It was Dorothy Elmhirst’s daughter by her first marriage, Beatrice Straight, who introduced Chekhov to Dartington and who also guaranteed the financial stability of the Chekhov Theatre School which was established on the estate in 1936. The Barn Theatre was altered and equipped for the theatre students.
Beatrice, who became a considerable actor in her own right, was one of Chekhov’s students and Dorothy Elmhirst also studied at the Theatre School. She had great dramatic presence and it is often thought that freed from the responsibilities of her wealth, she would have become an actress like her daughter.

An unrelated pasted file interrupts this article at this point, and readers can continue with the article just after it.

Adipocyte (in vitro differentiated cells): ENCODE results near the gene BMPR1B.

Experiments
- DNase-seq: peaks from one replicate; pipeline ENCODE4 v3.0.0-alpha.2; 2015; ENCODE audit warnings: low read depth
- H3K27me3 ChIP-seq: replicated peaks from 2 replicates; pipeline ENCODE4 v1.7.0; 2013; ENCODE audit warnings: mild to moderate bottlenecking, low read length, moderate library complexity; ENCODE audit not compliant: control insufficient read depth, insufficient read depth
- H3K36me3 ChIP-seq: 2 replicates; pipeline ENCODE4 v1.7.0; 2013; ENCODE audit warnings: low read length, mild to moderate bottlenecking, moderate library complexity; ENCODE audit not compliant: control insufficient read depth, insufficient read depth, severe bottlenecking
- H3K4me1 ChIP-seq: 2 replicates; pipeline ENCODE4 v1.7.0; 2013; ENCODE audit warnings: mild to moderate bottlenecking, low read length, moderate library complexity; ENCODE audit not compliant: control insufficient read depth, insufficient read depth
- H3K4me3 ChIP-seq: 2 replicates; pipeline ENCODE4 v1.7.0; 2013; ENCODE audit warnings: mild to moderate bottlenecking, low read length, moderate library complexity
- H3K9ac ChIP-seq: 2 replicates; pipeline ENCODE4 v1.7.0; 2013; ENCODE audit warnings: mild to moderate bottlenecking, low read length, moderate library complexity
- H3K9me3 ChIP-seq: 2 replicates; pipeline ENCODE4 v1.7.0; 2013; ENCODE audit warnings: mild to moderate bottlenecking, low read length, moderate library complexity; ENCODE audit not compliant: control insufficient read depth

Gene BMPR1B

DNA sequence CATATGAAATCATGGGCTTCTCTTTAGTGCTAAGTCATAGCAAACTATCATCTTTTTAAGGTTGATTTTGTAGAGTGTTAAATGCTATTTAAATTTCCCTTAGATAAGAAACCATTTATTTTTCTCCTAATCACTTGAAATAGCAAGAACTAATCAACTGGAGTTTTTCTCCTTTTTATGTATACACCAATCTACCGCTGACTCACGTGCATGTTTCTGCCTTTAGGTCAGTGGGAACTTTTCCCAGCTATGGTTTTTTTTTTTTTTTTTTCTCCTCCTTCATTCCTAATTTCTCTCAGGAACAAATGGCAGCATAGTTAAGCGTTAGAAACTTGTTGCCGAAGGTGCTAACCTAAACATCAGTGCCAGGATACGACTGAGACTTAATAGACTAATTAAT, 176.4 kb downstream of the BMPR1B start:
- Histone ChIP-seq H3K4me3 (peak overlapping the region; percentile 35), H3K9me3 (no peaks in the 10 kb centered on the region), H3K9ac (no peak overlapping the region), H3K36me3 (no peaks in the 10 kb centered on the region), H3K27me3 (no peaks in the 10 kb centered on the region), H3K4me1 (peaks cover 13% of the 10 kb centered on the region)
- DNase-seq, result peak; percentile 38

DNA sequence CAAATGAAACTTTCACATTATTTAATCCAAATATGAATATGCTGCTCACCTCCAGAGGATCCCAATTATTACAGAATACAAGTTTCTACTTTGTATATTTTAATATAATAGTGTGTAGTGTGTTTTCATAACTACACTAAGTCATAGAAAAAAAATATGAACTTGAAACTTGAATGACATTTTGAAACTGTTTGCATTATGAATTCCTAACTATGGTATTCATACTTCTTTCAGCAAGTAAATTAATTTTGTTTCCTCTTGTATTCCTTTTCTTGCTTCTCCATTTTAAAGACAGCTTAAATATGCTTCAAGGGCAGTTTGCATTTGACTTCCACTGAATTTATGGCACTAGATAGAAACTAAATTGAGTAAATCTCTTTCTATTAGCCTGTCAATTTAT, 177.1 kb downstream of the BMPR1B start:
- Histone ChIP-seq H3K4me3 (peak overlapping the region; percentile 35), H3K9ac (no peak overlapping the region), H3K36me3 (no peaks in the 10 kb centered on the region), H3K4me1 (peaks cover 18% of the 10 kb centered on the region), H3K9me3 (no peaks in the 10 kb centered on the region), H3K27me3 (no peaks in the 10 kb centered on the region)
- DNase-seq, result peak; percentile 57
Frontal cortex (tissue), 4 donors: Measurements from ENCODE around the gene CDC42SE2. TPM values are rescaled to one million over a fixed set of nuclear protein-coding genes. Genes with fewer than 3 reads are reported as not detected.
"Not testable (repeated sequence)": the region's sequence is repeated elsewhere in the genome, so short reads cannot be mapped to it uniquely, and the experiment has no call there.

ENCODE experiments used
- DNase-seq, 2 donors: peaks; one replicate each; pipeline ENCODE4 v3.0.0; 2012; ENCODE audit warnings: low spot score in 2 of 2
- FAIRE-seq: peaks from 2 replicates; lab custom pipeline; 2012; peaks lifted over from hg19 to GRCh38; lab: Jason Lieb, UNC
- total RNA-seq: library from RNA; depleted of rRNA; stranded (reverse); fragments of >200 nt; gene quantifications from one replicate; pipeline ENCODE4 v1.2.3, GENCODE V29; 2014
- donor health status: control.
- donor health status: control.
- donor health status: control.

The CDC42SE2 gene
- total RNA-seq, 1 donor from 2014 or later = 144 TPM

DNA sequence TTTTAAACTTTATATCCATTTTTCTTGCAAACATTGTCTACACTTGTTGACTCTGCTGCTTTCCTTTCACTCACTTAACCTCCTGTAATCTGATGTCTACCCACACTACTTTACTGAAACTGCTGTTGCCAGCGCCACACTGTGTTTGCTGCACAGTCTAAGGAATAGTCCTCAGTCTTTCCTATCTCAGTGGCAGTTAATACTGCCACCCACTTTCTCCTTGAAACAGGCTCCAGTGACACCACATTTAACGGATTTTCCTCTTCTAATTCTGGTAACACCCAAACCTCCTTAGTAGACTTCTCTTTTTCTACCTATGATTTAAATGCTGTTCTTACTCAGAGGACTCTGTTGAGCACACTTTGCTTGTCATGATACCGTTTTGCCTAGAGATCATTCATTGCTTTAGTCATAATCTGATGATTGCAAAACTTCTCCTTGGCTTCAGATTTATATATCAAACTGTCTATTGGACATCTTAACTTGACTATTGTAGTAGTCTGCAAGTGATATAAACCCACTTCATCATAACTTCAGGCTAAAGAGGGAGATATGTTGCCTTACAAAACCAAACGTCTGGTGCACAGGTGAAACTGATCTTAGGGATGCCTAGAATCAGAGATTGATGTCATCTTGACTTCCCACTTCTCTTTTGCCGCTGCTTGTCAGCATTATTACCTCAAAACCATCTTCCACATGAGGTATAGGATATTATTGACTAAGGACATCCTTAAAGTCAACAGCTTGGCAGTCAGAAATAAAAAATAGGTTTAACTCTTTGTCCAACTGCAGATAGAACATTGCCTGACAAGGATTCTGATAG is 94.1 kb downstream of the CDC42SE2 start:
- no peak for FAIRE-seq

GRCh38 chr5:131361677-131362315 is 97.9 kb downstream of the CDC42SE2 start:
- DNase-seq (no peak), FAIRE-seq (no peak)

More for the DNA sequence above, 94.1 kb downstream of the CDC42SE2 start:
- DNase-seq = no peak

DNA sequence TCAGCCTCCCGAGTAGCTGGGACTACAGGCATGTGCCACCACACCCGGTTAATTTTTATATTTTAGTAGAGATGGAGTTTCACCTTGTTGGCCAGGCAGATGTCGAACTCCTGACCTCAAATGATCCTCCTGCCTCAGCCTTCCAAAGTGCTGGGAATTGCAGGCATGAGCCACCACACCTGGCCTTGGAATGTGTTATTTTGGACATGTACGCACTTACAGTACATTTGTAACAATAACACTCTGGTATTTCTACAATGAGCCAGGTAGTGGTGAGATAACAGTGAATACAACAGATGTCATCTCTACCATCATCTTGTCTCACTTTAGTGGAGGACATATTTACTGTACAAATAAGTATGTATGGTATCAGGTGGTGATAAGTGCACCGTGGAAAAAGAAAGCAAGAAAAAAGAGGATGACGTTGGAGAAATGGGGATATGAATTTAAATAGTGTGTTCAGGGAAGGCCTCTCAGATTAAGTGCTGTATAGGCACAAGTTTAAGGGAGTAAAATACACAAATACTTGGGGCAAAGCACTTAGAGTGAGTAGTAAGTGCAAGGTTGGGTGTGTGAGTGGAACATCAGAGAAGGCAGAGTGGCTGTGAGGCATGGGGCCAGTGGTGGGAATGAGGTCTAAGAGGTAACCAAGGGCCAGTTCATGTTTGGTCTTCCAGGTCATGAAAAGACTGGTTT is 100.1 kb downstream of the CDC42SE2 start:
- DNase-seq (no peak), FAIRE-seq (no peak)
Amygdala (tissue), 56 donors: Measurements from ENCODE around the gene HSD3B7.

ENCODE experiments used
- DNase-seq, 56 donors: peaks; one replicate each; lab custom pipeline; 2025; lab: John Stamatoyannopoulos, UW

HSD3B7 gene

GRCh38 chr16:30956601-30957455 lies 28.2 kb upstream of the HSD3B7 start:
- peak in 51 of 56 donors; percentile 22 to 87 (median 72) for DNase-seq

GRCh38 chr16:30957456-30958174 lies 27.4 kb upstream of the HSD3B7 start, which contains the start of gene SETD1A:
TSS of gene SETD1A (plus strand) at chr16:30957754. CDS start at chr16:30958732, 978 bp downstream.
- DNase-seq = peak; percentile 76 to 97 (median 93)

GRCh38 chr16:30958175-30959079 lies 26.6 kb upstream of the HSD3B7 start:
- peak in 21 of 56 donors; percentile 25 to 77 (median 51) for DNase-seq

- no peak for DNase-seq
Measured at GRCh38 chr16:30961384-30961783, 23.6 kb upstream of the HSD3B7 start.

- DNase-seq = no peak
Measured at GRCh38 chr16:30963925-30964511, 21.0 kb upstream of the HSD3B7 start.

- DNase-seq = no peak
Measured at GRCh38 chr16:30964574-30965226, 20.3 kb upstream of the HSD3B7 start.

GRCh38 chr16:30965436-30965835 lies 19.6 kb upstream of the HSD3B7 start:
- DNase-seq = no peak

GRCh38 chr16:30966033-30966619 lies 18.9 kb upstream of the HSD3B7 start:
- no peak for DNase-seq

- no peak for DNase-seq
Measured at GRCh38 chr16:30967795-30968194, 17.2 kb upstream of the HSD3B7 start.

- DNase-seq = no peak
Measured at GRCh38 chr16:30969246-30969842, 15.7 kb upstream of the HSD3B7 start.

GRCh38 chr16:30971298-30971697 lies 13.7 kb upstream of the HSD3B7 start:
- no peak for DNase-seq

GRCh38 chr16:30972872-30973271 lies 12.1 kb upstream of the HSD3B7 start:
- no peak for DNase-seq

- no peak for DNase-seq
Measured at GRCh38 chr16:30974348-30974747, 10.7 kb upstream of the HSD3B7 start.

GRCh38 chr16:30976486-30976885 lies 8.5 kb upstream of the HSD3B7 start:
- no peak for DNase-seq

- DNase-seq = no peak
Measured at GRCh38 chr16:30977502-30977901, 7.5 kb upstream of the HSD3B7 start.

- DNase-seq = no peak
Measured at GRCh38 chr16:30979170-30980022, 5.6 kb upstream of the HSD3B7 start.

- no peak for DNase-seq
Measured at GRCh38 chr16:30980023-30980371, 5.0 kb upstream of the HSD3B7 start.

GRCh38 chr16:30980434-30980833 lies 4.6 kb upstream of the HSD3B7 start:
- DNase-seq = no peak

Political events in 1938 made the consolidation of the Chekhov Studio at Dartington impossible after its short life of only two years, but a touring company did grow out of the venture to work in America. Dartington provided a safe harbour for political refugees, particularly those working in the arts, during the inter-war years, thus creating a performing arena which could be regarded as comparable only to London.
Dorothy wrote Chekhov’s obituary in News of the Day, an estate publication:
“He taught, not only with words but with every nerve and muscle of his body – every gesture he made was significant and revealing. […]his teaching was serious and profound. He had developed a method which he hoped would ring out the latent powers of his students. “An actor has three instruments” he used to say, “his body, his voice and his imagination”
Dartington would like to thank Kate Caddy for helping compile these biographies.